Consumer confidence on the rise despite sequester battle

But at the same time, that increased confidence about future conditions is coming just as Washington is locked in another partisan fiscal stalemate. Without congressional action, some $85 billion in automatic spending cuts will start going into effect on Friday.

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Polling has shown that people in the United States generally don’t know much about the sequester cuts, with a new Washington Post-Pew Research poll finding that less than one in five believe they have a good grasp on the issue. Voters have also seen Washington make a string of last-second fiscal deals just ahead of a deadline.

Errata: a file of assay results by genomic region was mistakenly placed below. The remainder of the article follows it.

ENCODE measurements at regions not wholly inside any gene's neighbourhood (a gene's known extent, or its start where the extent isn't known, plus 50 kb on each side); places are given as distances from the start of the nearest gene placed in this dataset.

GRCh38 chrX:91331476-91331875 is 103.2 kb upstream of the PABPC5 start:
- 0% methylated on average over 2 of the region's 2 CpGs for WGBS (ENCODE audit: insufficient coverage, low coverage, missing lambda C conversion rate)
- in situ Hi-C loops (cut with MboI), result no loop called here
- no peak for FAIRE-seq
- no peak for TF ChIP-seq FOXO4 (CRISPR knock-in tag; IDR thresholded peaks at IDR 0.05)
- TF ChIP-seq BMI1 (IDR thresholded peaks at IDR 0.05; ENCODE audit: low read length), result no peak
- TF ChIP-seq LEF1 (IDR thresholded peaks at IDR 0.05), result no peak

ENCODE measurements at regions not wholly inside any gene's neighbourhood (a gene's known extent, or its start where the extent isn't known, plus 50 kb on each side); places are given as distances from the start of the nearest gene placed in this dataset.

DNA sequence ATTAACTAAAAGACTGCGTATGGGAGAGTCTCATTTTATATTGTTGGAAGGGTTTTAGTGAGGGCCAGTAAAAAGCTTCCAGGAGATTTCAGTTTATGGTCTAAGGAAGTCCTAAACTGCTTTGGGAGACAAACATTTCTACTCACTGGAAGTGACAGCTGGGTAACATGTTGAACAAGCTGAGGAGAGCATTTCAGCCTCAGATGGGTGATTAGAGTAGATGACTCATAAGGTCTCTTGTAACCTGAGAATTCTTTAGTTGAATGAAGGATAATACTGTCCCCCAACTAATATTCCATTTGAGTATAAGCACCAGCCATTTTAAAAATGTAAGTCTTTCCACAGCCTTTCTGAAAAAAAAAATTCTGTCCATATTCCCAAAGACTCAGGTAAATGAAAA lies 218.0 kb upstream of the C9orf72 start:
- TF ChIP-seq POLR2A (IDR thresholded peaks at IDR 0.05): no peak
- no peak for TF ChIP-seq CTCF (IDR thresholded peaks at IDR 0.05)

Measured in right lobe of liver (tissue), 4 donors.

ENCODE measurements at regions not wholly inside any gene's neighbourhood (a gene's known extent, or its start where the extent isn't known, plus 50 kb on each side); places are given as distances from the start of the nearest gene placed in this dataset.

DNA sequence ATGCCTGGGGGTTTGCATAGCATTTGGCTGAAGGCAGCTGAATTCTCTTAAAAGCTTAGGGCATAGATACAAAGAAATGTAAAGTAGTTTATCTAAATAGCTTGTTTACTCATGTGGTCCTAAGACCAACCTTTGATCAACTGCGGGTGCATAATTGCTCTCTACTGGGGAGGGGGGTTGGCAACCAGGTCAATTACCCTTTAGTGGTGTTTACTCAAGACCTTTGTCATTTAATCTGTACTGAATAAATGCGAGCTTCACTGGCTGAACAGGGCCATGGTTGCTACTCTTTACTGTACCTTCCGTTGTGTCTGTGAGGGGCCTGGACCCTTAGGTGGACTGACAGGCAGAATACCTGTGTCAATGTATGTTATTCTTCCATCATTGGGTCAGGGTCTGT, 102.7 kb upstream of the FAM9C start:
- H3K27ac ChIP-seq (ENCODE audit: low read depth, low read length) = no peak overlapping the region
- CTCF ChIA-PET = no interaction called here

The White House has warned that sequestration would be deeply harmful to the economy, citing projections from the Congressional Budget Office that the cuts could mean 750,000 fewer jobs this year.

Many Republicans have also said the cuts are poorly designed and would be harmful, but the two sides disagree on whether new tax revenues should be used to replace the cuts and appear far apart on a potential solution. 

Democrats have acknowledged that the pain from the automatic cuts may not be felt immediately, something Republicans could latch on to as they try to make their case for more spending cuts.

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